OVERNIGHT TECH: Data-breach bills debated in both chambers

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Steve DelBianco, executive director NetChoice: “The glaring flaw in Sen. Franken's bill is that it gives plaintiff's attorneys the incentive to sue America's leading tech companies for millions of dollars over mere technical violations involving geolocation. No need for attorneys to chase ambulances anymore. The local high school bus is full of kids with smartphones — many whose geolocation is shared with their parents."

Bill would make E-Verify mandatory for all firms after two years: A bill introduced Tuesday by House Judiciary chairman Lamar Smith (R-Texas) would require firms to use DHS' E-Verify system to verify new hires are eligible to work in the United States. The Legal Workforce Act would require all U.S. employers to use the system, which checks the social security numbers of new hires against government databases to ensure they can work in the U.S. legally. The ACLU argues the program is error-prone and unfairly blocks some legal workers from valid employment opportunities.

On Tap Thursday: IBM CEO Samuel Palmisano will ring the opening bell at New York Stock Exchange to commemorate the firm's 100th birthday. The tech and consulting titan has a host of activities planned for the celebration.

Vice President Biden will deliver remarks at Eisenhower Executive Office Building at 10 a.m. on the administration's plan for a national, interoperable public safety broadband network. Other scheduled to appear include FCC chairman Julius Genachowski, Secretary of Homeland Security Janet Napolitano and Attorney General Eric HolderEric Himpton HolderCongress and contempt: What you need to know Congress and contempt: What you need to know The Hill's Morning Report - Democrats wonder: Can Nadler handle the Trump probe? MORE.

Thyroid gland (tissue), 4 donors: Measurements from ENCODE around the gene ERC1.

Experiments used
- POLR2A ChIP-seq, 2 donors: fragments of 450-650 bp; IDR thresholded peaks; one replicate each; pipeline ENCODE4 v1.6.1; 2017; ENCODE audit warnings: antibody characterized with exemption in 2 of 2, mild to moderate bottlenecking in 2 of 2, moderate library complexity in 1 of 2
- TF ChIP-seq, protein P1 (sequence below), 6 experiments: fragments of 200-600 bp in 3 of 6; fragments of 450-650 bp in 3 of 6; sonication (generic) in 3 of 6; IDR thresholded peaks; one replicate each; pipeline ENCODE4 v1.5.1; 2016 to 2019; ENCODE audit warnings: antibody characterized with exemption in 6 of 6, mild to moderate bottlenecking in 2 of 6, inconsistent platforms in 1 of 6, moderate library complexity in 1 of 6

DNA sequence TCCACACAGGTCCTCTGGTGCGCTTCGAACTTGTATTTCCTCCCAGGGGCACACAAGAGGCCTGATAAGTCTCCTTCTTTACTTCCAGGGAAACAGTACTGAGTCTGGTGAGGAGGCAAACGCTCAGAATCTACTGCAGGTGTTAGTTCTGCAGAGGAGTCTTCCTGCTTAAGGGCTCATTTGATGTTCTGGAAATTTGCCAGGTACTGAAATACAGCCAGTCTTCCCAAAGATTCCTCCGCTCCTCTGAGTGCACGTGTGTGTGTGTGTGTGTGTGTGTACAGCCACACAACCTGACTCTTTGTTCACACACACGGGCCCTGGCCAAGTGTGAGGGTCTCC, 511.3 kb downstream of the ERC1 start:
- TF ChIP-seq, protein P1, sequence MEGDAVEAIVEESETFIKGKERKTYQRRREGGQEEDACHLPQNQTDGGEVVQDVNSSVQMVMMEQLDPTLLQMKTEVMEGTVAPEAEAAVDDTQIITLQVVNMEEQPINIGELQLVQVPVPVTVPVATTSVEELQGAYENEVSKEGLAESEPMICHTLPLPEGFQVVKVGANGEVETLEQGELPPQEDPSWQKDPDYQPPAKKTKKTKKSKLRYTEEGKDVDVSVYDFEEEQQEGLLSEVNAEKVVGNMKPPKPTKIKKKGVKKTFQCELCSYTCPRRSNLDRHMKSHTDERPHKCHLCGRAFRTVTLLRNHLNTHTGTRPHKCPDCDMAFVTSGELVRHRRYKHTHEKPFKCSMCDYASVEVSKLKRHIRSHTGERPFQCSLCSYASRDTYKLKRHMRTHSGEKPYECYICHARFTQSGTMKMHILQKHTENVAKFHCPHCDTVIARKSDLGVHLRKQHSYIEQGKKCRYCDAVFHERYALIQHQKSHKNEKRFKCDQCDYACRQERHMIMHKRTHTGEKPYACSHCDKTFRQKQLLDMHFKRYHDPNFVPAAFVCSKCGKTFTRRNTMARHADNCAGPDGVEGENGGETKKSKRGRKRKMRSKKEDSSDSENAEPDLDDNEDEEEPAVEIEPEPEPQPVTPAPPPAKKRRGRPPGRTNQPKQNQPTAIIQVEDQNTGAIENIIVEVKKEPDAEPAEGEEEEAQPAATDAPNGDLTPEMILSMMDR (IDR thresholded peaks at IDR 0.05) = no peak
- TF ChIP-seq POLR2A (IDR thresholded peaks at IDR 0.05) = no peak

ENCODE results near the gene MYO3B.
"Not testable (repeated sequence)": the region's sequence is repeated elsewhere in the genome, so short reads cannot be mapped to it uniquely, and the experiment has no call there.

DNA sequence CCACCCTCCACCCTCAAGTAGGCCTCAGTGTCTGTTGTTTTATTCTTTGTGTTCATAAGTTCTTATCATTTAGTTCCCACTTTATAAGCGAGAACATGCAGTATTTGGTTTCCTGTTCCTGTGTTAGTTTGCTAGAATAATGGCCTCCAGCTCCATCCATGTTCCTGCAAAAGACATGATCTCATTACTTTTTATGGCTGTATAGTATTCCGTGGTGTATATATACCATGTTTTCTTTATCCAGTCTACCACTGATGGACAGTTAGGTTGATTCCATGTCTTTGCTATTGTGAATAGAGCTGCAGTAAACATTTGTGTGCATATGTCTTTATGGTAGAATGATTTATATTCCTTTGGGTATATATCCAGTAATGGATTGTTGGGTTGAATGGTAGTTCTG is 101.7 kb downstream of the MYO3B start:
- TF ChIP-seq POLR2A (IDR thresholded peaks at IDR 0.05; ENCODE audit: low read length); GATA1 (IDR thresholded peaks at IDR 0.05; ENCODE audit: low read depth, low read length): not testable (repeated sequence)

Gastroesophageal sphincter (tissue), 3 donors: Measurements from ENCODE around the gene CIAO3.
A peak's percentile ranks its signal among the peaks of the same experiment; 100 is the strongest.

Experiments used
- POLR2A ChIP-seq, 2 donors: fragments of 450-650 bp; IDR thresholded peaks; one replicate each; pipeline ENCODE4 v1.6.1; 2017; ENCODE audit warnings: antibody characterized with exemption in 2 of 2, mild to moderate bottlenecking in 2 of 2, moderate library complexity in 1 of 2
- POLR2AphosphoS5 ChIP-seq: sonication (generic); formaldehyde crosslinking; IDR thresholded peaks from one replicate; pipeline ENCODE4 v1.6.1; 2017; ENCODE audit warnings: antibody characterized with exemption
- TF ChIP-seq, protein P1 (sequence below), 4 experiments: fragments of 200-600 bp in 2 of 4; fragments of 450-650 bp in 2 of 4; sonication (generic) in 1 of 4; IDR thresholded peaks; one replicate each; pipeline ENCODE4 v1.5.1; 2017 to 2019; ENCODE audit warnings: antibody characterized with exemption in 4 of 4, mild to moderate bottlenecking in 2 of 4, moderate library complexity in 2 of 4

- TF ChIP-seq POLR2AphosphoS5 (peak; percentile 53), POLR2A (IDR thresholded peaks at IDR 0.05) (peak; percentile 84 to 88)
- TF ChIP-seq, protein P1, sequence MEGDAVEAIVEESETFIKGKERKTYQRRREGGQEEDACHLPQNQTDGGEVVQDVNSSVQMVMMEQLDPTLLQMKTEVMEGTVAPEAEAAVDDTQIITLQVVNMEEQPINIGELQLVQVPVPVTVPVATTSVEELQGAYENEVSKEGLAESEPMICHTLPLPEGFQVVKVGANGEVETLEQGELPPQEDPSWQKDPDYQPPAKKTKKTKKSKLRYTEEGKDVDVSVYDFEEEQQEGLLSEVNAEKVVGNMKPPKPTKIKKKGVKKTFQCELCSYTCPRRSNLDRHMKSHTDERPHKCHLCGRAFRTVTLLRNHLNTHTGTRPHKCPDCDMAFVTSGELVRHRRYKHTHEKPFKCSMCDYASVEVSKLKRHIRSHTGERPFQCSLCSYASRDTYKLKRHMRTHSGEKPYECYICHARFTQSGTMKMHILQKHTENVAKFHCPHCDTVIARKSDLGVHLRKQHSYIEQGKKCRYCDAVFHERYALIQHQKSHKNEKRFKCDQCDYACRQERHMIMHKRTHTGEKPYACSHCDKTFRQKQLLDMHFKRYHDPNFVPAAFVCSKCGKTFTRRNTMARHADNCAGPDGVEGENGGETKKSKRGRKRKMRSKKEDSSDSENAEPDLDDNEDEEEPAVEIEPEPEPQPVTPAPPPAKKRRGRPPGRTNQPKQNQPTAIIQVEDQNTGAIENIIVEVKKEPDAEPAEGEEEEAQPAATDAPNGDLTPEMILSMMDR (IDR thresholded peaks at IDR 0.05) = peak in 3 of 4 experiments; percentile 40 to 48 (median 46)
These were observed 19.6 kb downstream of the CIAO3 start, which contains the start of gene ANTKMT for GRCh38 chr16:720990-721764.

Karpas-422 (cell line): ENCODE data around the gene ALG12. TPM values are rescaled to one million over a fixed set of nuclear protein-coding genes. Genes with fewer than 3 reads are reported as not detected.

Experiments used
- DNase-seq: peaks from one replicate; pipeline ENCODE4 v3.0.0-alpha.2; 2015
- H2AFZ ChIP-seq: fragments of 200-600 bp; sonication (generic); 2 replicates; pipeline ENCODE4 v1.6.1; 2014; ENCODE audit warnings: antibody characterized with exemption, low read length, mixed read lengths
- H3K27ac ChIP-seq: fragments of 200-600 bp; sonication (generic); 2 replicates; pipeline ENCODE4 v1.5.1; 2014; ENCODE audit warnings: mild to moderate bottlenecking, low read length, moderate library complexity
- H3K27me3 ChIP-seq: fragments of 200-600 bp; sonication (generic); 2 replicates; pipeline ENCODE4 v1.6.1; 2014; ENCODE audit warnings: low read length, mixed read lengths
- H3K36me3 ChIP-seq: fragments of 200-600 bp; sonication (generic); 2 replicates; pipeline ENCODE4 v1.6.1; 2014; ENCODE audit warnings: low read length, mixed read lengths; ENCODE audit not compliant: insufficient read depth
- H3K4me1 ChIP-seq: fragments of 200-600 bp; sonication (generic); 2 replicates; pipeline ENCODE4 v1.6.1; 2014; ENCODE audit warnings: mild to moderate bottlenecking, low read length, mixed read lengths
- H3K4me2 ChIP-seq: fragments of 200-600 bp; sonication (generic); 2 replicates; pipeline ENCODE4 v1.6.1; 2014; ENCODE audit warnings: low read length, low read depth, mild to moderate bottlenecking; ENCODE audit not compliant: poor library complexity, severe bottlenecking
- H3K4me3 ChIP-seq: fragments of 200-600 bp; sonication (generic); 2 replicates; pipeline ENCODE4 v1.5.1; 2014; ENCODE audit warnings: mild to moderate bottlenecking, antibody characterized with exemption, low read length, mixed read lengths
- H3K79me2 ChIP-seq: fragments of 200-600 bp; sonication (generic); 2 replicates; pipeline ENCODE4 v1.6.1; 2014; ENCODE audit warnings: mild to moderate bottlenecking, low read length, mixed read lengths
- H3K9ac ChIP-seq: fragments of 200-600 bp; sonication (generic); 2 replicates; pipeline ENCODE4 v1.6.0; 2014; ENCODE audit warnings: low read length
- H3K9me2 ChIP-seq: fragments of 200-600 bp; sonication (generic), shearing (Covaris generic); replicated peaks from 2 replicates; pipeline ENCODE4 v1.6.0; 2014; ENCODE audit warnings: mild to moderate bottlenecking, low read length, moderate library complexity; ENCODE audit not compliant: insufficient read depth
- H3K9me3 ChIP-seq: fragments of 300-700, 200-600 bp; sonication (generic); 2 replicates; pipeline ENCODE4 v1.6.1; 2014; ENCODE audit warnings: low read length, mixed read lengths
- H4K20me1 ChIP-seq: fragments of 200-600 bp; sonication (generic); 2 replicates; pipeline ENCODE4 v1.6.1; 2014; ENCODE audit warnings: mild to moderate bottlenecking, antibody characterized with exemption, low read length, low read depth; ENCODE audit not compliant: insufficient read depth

The Congressional E-Tech Caucus is holding a staff briefing hosted by the Entertainment Software Association at Rayburn House Office Building at 4 p.m. Panelists include Craig Hagen, corporate director of government affairs for Electronic Arts, makers of the Madden series and other popular video games.

ICYMI:

Sen. Saxby ChamblissClarence (Saxby) Saxby ChamblissRepublicans say Democrats holding up disaster relief as 'Sandy payback' Ex-House Intel chair: Intel panel is wrong forum to investigate Trump's finances The Hill's Morning Report - Trump budget reignites border security fight MORE (R-Ga.) became the first Senator with his own official iPhone app.

FCC Commissioner Michael Copps says there isn't enough content aimed at minorities on the mobile Web.

Comcast is planning to let customers Skype over their televisions.

President Obama highlighted federal broadband investments in Puerto Rico.

The head of HP's Washington office is moving on.

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